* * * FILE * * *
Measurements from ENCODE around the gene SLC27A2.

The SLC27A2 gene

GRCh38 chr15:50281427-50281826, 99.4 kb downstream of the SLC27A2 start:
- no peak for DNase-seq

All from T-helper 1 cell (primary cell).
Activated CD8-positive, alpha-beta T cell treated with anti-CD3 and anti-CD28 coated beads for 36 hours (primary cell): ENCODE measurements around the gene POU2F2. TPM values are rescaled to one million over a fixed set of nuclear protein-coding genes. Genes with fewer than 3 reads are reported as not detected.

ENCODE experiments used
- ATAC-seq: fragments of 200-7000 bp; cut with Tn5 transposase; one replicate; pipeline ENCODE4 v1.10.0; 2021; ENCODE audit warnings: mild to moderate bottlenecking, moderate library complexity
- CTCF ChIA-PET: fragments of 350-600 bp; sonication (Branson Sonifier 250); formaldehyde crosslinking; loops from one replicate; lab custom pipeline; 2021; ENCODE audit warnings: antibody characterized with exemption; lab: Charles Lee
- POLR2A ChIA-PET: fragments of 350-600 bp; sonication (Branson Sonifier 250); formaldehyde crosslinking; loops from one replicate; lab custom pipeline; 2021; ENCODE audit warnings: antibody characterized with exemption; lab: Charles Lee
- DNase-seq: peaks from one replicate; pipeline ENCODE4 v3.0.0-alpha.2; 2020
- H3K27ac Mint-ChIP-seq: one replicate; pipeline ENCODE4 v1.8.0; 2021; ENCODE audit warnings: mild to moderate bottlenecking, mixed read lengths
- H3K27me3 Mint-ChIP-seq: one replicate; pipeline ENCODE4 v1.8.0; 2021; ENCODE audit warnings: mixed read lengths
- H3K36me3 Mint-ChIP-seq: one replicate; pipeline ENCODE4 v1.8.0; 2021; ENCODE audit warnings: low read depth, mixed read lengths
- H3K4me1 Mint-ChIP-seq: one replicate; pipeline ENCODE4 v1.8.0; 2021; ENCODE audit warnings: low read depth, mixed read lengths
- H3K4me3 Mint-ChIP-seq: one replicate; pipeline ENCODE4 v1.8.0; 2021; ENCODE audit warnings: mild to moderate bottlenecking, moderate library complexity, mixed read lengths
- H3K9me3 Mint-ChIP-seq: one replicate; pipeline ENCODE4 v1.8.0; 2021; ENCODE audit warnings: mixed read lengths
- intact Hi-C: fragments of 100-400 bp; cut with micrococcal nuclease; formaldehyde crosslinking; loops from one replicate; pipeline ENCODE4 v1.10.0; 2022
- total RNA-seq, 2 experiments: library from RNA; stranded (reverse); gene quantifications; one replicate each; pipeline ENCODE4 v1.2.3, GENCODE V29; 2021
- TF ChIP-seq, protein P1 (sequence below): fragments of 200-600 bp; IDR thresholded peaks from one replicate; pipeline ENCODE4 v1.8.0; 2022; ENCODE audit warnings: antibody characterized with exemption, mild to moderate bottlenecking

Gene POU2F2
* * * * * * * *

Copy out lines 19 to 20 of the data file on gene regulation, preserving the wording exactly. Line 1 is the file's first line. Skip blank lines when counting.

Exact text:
- total RNA-seq, 2 experiments: library from RNA; stranded (reverse); gene quantifications; one replicate each; pipeline ENCODE4 v1.2.3, GENCODE V29; 2021
- TF ChIP-seq, protein P1 (sequence below): fragments of 200-600 bp; IDR thresholded peaks from one replicate; pipeline ENCODE4 v1.8.0; 2022; ENCODE audit warnings: antibody characterized with exemption, mild to moderate bottlenecking